After the expulsion of rape survivor Willa Murphy this summer, campus has rung with calls for sexual assault reform. Student activists at the forefront of this charge have presented the university with a number of policy recommendations, including ongoing and mandatory programming to educate students on issues pertaining to sexual assault.
With its charge to create and maintain a safe and just campus environment, the university has a responsibility to institute this programming and must commit to promoting consent education and bystander intervention.
Georgetown currently requires incoming freshmen and transfer students to participate in the I Am Ready program, implemented in 2014 as a module of New Student Orientation that focuses on consent education, bystander intervention and on-campus sexual assault resources. Although the establishment of this program is commendable, it is insufficient.
A broad base of research funded by the U.S. Department of Justice and prepared by the White House Task Force to Protect Students from Sexual Assault proves that brief, one-session educational programs like those offered by Georgetown are ineffective at changing students’ behaviors and attitudes in the long-term, unless implemented as part of a larger, ongoing program.
An effective prevention program must address consent and bystander intervention beyond freshman orientation. According to a Washington Post-Kaiser Family Foundation poll, college students remain divided on the definition of consent, with 40 percent of respondents interpreting nonverbal signals, like undressing, as consent and 40 percent disagreeing with this interpretation. In light of this confusion, Georgetown must ensure that its students understand the affirmative definition of consent put forth in its 2014 Policy Statement on Sexual Misconduct.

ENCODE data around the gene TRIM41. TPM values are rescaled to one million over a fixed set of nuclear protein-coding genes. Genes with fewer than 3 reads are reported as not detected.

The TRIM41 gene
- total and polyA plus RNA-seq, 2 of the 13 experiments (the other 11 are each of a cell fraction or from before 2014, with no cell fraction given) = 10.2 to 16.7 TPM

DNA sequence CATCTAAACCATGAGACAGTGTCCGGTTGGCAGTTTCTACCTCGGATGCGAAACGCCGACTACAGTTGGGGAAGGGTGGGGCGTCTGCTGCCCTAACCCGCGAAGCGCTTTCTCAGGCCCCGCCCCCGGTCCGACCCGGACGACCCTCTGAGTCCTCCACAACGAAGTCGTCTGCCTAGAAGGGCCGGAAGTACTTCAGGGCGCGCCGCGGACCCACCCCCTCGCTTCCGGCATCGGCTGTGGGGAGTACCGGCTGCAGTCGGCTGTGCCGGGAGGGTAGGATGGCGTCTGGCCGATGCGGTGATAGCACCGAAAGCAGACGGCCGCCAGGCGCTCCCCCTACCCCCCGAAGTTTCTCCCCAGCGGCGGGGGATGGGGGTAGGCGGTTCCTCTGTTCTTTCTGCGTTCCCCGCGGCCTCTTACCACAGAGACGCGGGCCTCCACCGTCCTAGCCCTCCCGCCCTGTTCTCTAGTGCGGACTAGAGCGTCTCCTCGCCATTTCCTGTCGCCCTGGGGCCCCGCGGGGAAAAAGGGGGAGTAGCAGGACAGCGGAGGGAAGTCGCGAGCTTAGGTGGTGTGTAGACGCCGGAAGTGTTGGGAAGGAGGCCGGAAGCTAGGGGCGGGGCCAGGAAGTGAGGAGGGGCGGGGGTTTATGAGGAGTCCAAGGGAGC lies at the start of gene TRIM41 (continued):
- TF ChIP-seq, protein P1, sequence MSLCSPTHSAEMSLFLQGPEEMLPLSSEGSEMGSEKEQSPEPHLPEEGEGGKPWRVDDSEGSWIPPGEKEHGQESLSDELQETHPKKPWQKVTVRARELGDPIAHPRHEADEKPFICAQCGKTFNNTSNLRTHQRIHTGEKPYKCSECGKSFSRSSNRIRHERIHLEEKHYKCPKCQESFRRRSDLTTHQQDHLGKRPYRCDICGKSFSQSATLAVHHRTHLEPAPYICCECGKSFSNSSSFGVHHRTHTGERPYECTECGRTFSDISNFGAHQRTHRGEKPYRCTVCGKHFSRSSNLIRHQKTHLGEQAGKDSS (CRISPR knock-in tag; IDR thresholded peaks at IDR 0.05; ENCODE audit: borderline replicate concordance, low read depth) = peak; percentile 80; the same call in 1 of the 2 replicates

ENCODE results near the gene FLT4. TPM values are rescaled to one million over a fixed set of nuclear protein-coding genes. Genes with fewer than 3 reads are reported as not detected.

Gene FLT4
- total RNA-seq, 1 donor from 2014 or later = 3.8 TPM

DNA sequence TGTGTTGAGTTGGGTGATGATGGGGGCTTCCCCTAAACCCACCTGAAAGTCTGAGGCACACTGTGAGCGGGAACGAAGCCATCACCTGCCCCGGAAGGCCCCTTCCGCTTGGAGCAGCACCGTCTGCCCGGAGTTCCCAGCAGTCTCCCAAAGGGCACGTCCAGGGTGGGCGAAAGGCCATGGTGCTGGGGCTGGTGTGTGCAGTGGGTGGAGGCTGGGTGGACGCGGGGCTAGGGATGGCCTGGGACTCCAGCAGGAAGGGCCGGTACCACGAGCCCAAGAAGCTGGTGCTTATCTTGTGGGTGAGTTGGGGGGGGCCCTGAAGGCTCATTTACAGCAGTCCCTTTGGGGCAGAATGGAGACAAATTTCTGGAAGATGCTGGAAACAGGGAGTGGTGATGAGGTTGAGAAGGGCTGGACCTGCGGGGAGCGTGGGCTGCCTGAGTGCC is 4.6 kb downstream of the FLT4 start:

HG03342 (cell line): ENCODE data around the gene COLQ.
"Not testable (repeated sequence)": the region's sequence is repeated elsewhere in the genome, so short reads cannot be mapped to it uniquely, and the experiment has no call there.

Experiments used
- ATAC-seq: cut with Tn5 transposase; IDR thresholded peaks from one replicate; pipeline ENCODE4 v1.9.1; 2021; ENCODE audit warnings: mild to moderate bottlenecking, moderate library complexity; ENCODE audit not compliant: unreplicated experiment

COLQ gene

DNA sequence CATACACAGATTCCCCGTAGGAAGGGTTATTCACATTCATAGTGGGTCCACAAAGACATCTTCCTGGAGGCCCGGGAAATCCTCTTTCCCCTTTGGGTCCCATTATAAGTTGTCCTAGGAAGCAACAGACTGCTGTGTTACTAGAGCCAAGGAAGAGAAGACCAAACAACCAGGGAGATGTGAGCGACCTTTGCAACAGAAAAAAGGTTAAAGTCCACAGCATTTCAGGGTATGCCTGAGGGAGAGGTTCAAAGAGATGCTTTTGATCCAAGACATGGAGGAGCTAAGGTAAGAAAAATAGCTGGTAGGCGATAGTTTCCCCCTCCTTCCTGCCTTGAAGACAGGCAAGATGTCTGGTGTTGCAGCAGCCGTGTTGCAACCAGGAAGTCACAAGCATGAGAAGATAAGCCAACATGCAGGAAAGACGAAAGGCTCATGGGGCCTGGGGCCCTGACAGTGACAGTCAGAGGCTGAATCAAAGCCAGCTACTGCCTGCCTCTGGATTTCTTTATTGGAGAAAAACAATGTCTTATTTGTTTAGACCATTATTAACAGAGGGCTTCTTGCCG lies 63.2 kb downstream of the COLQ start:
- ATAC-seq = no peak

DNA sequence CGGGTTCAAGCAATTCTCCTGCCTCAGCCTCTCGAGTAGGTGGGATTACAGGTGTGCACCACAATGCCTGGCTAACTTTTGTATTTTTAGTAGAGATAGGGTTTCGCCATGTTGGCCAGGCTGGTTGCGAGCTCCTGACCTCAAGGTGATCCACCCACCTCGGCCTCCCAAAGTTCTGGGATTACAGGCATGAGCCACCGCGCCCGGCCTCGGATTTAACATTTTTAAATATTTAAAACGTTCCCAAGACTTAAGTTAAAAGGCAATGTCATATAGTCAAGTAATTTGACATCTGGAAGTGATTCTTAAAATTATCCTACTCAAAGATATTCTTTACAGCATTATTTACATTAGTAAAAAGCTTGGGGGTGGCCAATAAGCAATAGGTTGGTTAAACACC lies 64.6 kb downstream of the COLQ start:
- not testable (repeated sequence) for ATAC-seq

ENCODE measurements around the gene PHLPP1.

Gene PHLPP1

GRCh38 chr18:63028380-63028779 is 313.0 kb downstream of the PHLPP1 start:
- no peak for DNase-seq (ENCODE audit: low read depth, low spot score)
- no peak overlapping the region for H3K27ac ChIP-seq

Ongoing, mandatory programming that promotes bystander intervention using a community of responsibility model to build a campus culture of empathy should be implemented at Georgetown if the administration seeks to successfully change students’ behaviors and attitudes in the long-term.
The administration must demonstrate that it embodies the values it preaches. Cura personalis must be more than a pretty selling point designed to capture prospective students’ tuition dollars. If the university intends for students to become “men and women for others,” then it must equip them with the tools necessary to uphold a culture of empathy and intervention, both on campus and as members of a more compassionate world.
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